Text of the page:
• 7
    @RobertHarvey Closing isn't a very good experience. There is often little feedback from members, or the question is outright deleted. My very first experience with StackOverflow was a torrent of downvotes, then when I refreshed the page it showed a picture of a waffle iron saying my question was deleted, probably because it sucked. How do people learn from waffle irons? It took me over a year to get enough rep to see deleted questions so I could see the comments why.
    – vcsjones
    Commented Apr 24, 2014 at 21:01
  • 6
    You do have a point. :) Waffle irons are not very good at holding whiteboard markers. Perhaps we should improve the closing experience. If you have a link, you should still be able to see your own deleted question. I've never quite understood why they are hidden from users' accounts. Commented Apr 24, 2014 at 21:02
  • 1
    I very much agree with the idea of treating the ability to post questions as an earned privilege. In fact, I was just now forming a post to this board suggesting the same thing when I discovered you beat me to it :-) It would help prevent the plethora of questions posted by people who are looking not to learn, but get others to do their work for them (homework, professional, or otherwise).
    – snerd
    Commented Apr 25, 2014 at 17:00
  • 4
    I propose just a small educational investment of time. We don't want barriers, just a small demonstration of vested interest in the process. For example, right now it is quicker and easier to ask a duplicate than to search for an existing answer. And, you get rewarded with a link to the answer when your question is closed. This would probably improve if you had to spend just a few minutes looking over the tag wiki and FAQ before your first post to a tag.
    – A. Webb
    Commented Apr 30, 2014 at 5:52
  • How would one go about finding the necessary data to calculate the average time elapsed between a new user account being created and a new question being asked from said account?
    – dilbert
    Commented May 10, 2014 at 9:32
  • 2
    If I had been limited to 5 points before I could ask a question, I'd probably still be a 1-rep user. Commented Jun 6, 2014 at 5:14
  • 1
    @podiluska: Some of your flags are borderline. This one, for example, meets all of these requirements. Commented Jun 6, 2014 at 16:18
  • 2
    Why don't we have like an incubator or something for newbies where the questions are temporary and moderators have to approve them or they have to have a certain number of upvotes to be permanently moved on to the main SO site? Until then the questions can remain in a temporary state and users can still answer these but no rep changes either way until they have been approved. All users will have to attain a certain rep level (say 10 or 20) to be able to post questions on the permanent side. This would be like having a warm-up lap.
    – shyam
    Commented Aug 7, 2014 at 6:22
  • 1
    @theo2003 - Nope, there is no feature being requested here. Instead, this discussion was aimed at figuring out what the effect of a feature may be, and if that was desirable or not. While there may be many feature requests asked, in order to actually have a successful feature implementation it usually requires some, if not extensive, discussion on the topic to allow community consensus on what shape the feature may look like.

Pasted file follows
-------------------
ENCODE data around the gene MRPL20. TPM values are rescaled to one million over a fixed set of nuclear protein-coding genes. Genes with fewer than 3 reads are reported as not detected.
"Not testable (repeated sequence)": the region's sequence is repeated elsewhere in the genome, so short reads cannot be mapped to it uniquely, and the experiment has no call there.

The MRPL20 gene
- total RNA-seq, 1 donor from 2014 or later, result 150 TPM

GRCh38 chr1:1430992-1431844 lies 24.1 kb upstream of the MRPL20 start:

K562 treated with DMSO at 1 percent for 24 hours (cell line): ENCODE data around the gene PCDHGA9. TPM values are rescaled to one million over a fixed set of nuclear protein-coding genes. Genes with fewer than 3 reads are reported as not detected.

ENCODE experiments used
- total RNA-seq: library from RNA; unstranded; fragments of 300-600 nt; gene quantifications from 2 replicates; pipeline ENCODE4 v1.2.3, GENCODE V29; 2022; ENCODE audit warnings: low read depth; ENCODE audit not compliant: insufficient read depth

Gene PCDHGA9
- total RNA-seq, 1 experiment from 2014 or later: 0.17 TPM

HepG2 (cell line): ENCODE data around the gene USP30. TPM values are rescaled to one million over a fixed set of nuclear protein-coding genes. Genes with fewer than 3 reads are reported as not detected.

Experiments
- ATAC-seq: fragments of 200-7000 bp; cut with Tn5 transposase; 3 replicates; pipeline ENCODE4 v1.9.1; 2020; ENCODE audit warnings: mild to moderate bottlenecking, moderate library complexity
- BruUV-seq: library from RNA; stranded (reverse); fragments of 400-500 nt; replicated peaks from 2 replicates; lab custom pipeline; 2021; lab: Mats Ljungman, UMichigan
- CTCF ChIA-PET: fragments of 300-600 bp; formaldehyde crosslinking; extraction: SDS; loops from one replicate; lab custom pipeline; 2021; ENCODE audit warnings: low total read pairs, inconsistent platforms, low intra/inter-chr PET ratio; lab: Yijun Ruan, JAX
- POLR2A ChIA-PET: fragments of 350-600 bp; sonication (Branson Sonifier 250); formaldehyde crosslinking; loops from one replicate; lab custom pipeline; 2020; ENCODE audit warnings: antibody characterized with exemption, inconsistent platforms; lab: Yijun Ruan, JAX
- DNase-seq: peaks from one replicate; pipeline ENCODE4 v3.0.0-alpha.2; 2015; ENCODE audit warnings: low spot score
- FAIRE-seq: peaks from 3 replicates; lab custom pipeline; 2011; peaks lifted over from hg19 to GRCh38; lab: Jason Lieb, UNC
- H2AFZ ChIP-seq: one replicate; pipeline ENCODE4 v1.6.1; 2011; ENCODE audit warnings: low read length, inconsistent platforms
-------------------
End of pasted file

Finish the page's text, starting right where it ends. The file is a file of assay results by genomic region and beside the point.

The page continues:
– Travis J
    Commented Jan 12, 2017 at 19:24

6 Answers 6


The question is: what would be the effect of introducing a small barrier? Without knowing the barrier, it's hard to say. For example, if the barrier is a minimum rep or waiting period the effect might be small. If the barrier would be to require they get approval from an established member, the effect would be huge.

So, maybe the question should be rephrased as "what sort of barrier could we impose that would have the smallest negative impact with the greatest positive impact?".

I think the goal of any barrier would be to encourage better questions. To that end, what if your first question required filling out a form, rather than a free-form text box? The form might have fields like:

  1. describe the problem in one sentence (for the title)
  2. give a paragraph or two describing the problem
  3. show at least one way you've researched this problem
  4. show us code that illustrates the problem
  5. tell us what language and operating system you're using (for tags)

I haven't thought this all through, but on the surface it seems like it might help. Many people simply don't know how to ask a good question. By saying "A good question has these features" and requiring they supply that, might help teach them what a good question is. Maybe make all four sections optional, but with an automatic downvote if they skip a section.

  • 1
    I really like your suggestion of having a UI for asking a first question, and your rephrasing as well. Don't forget a captcha :P
    – Travis J
    Commented Oct 19, 2014 at 23:49
  • The only problem I see with this is if we do it for the first question... Well, the users will be confused as to the UI change when they do their second. That said, this might be a good way to have questions asked all-round. Or at least until a certain rep.
    – Kendra
    Commented Oct 20, 2014 at 15:15
  • 1